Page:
First published in Renegade Collective, May 2015.
Few job descriptions spark the same envy levels as the professional Instagrammer’s. Scrolling past another art-directed brunch taken during an all-expenses paid weekend in Paris or still life featuring a designer candle and newly procured Chanel handbag, it’s easy to believe that those who’ve turned mobile photography into a career have cracked a secret code of the digital age. Gareth Pon is interested in discipline, not excess. The Johannesburg-based filmmaker and photographer, who’s widely considered South Africa’s top Instagrammer– 219,000 followers and counting – says that freewheeling creativity is only possible when you’re strong enough to put boundaries in place.
“I always try to take a photo that you can’t Google,” laughs Gareth, sipping the morning’s first coffee from an oversized mug. “There are lot of guys out there who just shoot landscapes and although they look absolutely beautiful, I set some rules for myself. I try to avoid taking photos of sunsets and I try to avoid landscapes unless it’s under certain conditions. I’m working on a series right now where I take photos of people through windows as I’ve always loved layers. Whenever I go out, I always try to depict a different perspective and I’m drawn to things that are abstract. I’ll try to capture an image according to very specific limitations.”
There’s something magnetic about Gareth’s commitment to originality. Tagged #gpwindowportraits, his latest photo series uses the reflections that bounce off window panes to draw out the unseen side of subjects that range from fellow photographers and local musicians to strangers he encounters on Johannesburg streets. Like all good storytellers, his work traffics in depth and contradiction. It’s safe to say that he couldn’t care less about how to nail the perfect selfie.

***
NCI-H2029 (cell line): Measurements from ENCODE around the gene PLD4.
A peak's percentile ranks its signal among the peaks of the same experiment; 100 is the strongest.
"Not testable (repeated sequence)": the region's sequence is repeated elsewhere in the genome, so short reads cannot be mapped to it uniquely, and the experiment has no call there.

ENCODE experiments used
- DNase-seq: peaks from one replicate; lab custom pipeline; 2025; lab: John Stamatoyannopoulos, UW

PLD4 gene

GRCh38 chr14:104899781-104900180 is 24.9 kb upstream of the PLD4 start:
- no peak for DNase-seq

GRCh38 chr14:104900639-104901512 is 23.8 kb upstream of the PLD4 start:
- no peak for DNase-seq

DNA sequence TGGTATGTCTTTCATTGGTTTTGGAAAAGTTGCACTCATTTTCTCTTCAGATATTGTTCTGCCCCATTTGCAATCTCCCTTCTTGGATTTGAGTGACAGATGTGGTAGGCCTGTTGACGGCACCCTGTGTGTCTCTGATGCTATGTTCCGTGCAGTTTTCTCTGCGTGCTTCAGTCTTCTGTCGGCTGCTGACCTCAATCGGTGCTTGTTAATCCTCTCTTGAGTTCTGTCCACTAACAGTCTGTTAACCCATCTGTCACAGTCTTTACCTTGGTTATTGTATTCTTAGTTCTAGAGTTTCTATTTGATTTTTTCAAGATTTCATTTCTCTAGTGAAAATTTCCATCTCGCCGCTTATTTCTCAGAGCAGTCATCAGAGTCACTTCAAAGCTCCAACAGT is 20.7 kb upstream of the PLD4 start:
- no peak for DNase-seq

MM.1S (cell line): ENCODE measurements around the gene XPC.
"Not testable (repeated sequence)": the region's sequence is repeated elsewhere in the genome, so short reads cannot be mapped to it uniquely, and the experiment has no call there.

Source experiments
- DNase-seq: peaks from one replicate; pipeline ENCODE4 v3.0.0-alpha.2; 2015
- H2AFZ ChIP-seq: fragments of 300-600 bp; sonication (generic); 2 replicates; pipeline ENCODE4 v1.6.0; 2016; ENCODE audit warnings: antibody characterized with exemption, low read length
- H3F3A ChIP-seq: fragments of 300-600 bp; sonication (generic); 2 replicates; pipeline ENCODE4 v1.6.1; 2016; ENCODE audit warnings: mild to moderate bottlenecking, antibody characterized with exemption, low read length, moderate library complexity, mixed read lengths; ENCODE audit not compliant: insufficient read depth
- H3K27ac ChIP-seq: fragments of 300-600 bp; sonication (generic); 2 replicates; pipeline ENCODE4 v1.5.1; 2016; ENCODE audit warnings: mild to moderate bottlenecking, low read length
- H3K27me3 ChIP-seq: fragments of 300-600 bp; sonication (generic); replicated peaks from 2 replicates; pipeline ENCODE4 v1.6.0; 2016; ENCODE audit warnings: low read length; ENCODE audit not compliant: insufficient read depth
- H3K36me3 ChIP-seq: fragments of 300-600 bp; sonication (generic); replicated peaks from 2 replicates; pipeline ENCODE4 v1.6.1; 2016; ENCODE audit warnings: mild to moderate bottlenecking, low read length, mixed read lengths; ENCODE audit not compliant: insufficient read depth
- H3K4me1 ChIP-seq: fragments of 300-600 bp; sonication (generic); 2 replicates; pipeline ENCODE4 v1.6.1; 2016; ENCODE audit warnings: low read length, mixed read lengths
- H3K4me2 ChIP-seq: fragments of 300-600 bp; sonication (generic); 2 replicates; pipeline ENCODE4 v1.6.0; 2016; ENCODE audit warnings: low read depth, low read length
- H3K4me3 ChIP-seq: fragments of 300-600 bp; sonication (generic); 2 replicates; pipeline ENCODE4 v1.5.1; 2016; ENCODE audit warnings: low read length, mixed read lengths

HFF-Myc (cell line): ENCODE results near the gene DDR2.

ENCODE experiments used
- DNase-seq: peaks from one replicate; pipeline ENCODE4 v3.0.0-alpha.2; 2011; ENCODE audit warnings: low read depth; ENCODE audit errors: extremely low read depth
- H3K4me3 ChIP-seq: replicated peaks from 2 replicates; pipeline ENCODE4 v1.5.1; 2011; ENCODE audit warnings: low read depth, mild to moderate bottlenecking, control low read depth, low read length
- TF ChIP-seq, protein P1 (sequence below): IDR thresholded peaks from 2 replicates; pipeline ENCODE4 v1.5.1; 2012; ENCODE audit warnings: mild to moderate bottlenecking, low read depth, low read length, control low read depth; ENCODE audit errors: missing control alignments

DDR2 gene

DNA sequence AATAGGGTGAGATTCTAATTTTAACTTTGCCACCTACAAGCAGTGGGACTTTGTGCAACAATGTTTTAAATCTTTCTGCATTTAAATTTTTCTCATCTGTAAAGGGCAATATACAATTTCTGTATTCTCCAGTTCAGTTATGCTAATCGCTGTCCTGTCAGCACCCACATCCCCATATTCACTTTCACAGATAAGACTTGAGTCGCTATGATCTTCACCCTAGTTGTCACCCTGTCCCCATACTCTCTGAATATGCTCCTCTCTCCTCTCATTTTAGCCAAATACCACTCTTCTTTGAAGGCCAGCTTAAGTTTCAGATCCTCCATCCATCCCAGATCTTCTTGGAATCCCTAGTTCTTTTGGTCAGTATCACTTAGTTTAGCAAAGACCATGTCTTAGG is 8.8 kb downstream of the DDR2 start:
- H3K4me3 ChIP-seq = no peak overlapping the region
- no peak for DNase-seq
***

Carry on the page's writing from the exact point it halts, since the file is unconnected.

“It’s always about the quality of the content and the story you want to tell,” says Gareth, who’s just been elected Digital Imaging Brand Ambassador for electronics giant Samsung and who’s created images for everyone from Nike and Apple to South African beer manufacturer Flying Fish. “Some people have gotten really big on Instagram by just taking one kind of picture but it’s not about taking pretty photos, it’s about the thinking and the creativity behind it. The first thing you need to think about is what you can capture and how you can make it different.”
Gareth, who was born in South Africa to a Chinese-Mauritian mother and Cantonese architect father, was honing his creative instinct long before Instagram bathed our mobile photography efforts in its ‘seventies glow. Although he studied fashion design and architecture, it wasn’t until he enrolled in a visual communications degree at respected art and design school The Open Window that he recognised that the craft of using images to tell stories might be his true calling.